When Jimmy died, BBC Radio Leeds went into full tribute mode. It was the national narrative at the time. Philanthropist, one-off, wacky disc-jockeying pioneer, he raised millions for charity. It was in all the papers. Broadcasting colleagues at the BBC like Esther Rantzen, fellow disc jockeys, producers, execs, and so on all appeared on telly to tell us what a great guy he was.
Here in his home town, we covered his funeral in full - and then some. Two of Yorkshire's very best broadcasters, Andrew Edwards and Martin Wainwright, sat in Leeds's Roman Catholic cathedral deconstructing the service in reverent tones as the City's great and good, religious and secular, paid tribute to the great man - as he was then...
As an atheist, I avoided that particular curve ball - thank you, er, God (As Luis Bunuel said, "I'm an atheist, thank God") - but myself and my breakfast show producer Nick Wilmshurst were detailed to produce a half-hour tribute to the great man - as he was then etc.
I can't remember what we put in the tribute, and thought in the light of the awful revelations of his behaviour, it might be deeply embarrassing, as much of the rest of our coverage would undoubtedly be. I was, however, pleased to find that, yes, we had paid tribute to Jimmy as we were commissioned to do, but we had at least acknowleged a dark side to Jimmy, and mentioned that rumours about Jimmy's private life had circulated for years "without a shred of evidence" as we said in the programme.
I said as much on the Radio Leeds breakfast show, and tweeted a link to the clips in the doco - of Anthony Clare & Louis Theroux - which went slightly counter to the hagiography that was the national, and even more so the local, narrative at the time.
Turns out that wasn't enough for one listener. I apparently should have been producing Jimmy Savile - Kiddy Fiddler as the rest of the nation celebrated his life.
This is an email I got from someone called Roy Grainger, complete with spelling mistakes, and obsessive use of parentheses...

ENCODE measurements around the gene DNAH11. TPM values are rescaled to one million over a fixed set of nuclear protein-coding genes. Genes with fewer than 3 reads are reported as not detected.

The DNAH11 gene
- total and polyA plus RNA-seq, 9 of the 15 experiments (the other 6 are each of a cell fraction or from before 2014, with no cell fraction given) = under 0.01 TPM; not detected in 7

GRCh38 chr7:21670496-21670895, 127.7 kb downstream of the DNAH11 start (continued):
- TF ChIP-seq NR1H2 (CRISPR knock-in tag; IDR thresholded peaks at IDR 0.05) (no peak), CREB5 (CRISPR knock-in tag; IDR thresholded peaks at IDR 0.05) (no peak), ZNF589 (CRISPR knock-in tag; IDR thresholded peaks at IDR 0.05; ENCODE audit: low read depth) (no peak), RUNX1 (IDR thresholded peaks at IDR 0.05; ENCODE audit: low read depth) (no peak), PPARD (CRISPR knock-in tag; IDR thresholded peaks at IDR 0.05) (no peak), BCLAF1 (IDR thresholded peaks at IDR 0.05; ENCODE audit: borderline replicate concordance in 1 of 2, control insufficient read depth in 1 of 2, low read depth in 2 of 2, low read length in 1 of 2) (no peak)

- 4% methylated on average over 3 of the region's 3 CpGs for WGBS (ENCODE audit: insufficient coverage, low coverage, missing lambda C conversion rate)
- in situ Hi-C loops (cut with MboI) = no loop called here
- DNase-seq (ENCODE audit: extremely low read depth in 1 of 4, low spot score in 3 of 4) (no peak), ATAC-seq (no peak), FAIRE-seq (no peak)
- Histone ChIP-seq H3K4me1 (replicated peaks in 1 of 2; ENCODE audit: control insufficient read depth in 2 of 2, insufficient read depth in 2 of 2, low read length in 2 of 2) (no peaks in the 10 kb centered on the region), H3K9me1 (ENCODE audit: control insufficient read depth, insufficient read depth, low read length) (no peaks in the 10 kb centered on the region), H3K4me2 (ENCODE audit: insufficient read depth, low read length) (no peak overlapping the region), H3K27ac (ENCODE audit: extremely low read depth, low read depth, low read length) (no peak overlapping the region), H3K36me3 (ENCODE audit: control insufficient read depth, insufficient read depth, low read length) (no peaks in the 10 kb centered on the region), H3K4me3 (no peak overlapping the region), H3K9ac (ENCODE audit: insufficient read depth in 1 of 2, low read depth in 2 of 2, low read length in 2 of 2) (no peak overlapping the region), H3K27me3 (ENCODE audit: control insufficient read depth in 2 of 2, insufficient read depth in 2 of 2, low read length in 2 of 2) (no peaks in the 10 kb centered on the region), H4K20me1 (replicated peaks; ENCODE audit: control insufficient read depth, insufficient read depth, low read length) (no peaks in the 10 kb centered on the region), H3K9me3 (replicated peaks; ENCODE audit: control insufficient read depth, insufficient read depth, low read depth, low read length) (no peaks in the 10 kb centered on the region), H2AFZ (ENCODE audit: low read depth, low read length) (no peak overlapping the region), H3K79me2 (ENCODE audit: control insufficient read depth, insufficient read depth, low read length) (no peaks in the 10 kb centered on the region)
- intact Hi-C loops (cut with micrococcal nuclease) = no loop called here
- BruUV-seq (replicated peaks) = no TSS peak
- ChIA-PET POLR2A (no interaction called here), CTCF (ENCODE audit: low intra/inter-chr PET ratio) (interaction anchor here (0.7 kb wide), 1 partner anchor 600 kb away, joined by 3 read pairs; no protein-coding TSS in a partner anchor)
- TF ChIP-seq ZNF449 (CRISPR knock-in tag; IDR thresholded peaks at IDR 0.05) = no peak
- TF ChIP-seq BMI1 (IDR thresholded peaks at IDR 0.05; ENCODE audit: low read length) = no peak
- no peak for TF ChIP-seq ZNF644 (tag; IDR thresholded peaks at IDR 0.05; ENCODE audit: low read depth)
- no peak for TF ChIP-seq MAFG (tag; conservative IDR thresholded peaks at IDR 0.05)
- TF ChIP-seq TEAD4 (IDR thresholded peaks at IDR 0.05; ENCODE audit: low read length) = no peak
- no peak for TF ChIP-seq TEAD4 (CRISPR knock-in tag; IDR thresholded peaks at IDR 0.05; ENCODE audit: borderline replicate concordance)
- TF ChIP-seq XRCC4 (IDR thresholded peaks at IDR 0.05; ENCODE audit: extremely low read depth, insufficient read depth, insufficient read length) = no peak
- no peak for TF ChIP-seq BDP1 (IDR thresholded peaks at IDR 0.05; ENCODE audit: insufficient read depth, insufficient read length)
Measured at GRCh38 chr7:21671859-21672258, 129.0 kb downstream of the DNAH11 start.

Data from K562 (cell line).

Your furious back-pedalling and attempts at
self-justification on Saville are growing tiresome. Let's review the facts. You
are a self-proclaimed radio insider of 40+ years standing with experience in
both Leeds and BBC London. As such of course you have always known about the
Saville rumours and have known them to be (most likely) true - it was an open
secret in radio circles as many have now testified. Even I knew this and I do
not work in the media. You must have also guessed (as I did) that after his death
eventually these horrors would fill the newspapers. Despite this you chose to
broadcast a tribute (your word) to him on the radio. To now pick out and
highlight the 30 seconds or so of this longer tribute in which braver
presenters than yourself alluded to his (specifically violent) "dark
side" as somehow justifying your own participation in the tribute is
absurd, in truth it was little different to the "hagiography" which
you now (belatedly) complain of in others. Likewise your shoulder-shrugging attempt to implicate someone else in the
production of the tribute show (did you ask him first before broadcasting his
name on your website and his handle on Twitter ?) shows the morality of the
schoolyard "I did something wrong but Nick did too". I am aware that
your views, personality, and broadcast style fit badly with the po-faced
moralists at the Guardian who pay you, but on this particular topic you would
have done well just to keep your trap shut rather than indulge in this